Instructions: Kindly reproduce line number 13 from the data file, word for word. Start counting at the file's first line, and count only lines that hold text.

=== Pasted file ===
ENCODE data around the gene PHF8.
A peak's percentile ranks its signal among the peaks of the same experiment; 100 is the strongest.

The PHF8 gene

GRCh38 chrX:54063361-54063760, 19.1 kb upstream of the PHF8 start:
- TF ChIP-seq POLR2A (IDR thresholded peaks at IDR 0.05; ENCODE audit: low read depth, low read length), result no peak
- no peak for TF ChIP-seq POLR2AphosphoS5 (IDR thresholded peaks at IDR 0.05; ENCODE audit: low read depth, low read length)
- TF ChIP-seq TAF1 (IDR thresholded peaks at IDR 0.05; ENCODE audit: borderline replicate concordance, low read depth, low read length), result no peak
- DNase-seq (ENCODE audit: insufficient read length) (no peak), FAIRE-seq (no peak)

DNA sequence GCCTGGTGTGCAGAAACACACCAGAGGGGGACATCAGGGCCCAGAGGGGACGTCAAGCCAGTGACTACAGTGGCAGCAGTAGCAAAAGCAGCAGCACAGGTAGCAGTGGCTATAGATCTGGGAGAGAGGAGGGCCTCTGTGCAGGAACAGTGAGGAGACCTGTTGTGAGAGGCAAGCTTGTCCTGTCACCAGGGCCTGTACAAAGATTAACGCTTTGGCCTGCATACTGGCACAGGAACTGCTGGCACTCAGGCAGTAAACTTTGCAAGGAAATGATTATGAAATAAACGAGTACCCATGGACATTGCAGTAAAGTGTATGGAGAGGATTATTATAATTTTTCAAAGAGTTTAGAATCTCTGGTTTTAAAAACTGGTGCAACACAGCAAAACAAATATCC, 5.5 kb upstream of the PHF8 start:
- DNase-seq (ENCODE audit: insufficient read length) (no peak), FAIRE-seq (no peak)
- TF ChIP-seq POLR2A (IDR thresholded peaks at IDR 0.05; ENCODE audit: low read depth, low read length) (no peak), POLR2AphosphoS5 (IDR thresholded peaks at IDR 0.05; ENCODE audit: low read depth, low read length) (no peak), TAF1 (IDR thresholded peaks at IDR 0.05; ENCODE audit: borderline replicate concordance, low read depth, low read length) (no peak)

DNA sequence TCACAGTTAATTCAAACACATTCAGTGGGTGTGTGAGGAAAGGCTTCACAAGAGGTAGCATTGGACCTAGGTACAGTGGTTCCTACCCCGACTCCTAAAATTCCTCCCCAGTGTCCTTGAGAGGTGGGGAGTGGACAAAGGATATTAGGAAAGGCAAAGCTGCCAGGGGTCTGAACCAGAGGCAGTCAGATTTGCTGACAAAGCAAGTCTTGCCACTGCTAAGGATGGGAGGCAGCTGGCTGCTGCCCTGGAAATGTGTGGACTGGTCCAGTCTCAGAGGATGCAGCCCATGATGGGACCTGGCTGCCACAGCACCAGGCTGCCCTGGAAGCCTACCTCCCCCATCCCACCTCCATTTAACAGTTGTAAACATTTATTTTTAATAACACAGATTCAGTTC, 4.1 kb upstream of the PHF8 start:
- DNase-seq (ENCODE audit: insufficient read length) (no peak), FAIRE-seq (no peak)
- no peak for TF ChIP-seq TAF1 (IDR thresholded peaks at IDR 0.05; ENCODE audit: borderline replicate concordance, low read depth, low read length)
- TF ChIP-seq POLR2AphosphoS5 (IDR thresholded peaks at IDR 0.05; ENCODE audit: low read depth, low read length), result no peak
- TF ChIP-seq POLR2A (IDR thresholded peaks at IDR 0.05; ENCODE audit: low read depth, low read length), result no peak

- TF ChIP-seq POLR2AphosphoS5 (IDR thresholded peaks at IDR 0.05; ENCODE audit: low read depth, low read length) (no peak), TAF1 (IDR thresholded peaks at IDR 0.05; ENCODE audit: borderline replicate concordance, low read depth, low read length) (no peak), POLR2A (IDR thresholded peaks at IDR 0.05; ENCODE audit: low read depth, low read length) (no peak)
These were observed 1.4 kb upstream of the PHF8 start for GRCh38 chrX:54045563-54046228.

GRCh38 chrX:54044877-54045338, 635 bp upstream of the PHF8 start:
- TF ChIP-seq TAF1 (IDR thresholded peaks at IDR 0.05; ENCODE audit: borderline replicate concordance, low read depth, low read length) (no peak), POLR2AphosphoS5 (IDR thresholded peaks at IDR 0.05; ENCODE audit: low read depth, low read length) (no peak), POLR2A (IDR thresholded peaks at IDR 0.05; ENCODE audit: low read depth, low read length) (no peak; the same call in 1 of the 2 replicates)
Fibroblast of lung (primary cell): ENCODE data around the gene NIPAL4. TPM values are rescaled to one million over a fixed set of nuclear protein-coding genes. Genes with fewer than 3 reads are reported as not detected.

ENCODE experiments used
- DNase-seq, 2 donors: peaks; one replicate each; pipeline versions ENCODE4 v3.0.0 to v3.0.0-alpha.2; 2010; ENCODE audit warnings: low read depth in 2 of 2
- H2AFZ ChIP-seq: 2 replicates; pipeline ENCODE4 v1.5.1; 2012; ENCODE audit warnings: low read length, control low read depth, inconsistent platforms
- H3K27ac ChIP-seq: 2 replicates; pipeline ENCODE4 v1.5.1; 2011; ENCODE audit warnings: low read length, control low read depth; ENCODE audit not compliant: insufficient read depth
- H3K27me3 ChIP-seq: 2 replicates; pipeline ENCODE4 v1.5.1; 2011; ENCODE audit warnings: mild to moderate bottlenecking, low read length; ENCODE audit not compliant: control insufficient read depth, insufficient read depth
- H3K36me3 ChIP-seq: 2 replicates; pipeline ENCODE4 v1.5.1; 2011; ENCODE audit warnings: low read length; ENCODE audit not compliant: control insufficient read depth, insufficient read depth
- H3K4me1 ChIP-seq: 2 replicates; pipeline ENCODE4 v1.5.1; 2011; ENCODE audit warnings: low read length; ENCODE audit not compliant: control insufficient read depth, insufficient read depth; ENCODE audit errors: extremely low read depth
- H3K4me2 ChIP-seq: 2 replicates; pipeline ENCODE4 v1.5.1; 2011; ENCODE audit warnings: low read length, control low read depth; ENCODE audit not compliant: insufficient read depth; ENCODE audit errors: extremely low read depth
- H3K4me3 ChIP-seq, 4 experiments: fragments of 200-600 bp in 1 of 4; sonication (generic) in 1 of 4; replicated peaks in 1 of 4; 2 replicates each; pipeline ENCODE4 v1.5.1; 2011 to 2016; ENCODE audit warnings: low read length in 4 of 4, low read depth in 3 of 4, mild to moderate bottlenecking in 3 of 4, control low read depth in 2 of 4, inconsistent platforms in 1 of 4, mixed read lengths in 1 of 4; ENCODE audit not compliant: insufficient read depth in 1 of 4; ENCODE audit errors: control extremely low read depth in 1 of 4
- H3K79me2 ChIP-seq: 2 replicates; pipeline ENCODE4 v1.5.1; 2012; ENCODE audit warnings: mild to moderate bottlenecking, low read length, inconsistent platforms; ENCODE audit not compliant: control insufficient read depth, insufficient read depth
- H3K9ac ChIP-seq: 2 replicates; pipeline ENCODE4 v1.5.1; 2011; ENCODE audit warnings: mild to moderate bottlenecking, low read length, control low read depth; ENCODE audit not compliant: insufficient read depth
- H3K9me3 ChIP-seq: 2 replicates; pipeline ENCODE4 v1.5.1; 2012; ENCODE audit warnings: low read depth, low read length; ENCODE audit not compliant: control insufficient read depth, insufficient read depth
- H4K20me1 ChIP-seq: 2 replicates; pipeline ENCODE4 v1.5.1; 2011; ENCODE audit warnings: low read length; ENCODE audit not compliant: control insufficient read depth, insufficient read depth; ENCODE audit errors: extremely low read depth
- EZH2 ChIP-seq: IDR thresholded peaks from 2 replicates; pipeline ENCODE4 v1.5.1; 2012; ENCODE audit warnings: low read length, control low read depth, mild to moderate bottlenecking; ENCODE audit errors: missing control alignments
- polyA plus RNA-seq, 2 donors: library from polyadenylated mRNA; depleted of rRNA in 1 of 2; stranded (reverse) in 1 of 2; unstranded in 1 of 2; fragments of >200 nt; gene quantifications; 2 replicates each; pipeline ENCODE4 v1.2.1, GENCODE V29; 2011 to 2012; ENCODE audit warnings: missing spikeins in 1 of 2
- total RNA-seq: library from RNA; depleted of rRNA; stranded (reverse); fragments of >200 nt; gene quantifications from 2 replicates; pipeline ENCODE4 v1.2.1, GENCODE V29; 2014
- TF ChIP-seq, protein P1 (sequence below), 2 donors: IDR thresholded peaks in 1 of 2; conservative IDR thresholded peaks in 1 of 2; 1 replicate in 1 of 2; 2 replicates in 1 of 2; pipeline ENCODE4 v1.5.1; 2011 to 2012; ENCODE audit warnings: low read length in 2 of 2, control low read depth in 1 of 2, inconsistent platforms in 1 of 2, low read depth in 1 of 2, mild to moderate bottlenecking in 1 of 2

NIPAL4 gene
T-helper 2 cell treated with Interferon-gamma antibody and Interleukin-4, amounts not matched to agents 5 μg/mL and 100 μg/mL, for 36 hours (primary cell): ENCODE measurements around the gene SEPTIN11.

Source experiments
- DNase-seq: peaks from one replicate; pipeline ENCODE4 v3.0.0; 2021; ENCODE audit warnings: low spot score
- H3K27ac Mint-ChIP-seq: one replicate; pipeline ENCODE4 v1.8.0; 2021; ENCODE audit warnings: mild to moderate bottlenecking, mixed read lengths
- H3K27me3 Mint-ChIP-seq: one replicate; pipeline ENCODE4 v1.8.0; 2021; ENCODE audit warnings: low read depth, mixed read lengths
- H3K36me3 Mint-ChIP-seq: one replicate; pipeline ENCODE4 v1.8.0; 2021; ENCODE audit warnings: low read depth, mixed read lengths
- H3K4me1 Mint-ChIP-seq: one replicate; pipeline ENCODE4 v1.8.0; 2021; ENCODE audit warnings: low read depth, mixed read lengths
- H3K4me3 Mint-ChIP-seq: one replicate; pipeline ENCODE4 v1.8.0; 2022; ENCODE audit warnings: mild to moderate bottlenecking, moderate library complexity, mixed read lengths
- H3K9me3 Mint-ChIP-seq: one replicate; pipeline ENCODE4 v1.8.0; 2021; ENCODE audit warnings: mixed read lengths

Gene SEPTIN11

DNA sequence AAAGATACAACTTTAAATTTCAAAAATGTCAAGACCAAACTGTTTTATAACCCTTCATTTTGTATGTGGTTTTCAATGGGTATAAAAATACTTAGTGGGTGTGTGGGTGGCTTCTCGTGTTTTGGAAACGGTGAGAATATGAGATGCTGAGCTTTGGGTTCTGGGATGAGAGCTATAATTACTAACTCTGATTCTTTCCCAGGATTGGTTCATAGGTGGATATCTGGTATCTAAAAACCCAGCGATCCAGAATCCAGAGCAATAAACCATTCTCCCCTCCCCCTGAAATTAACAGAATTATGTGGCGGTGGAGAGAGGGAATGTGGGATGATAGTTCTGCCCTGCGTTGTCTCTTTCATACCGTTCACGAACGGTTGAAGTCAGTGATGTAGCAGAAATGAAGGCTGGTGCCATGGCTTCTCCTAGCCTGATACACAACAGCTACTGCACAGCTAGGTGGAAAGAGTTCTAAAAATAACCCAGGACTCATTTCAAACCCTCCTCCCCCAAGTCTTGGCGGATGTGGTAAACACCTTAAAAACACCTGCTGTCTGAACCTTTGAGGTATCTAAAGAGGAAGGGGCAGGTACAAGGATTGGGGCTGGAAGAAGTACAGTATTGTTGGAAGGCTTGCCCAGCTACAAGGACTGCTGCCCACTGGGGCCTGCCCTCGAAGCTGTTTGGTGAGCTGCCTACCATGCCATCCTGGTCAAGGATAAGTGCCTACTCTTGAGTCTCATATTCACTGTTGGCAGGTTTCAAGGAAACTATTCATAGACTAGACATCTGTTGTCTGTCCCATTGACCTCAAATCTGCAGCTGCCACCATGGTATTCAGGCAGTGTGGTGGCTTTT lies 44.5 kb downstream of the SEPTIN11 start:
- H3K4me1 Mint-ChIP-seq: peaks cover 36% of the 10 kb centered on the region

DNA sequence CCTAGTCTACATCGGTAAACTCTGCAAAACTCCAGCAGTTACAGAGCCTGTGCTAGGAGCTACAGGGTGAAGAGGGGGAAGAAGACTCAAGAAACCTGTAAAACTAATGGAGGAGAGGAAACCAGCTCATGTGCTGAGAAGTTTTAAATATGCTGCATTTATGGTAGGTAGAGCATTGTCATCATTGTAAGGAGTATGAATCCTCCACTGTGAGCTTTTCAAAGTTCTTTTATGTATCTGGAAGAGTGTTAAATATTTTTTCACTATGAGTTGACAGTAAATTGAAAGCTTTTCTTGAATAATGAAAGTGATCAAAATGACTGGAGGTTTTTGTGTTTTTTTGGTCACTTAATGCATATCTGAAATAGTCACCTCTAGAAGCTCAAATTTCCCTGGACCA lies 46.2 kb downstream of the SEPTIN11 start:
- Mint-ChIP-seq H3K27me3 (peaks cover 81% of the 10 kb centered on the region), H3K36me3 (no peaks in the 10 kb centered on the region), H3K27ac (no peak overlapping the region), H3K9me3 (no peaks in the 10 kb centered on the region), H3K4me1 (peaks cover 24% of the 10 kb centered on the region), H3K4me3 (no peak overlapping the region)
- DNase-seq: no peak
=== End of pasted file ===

- DNase-seq (ENCODE audit: insufficient read length) (no peak), FAIRE-seq (no peak)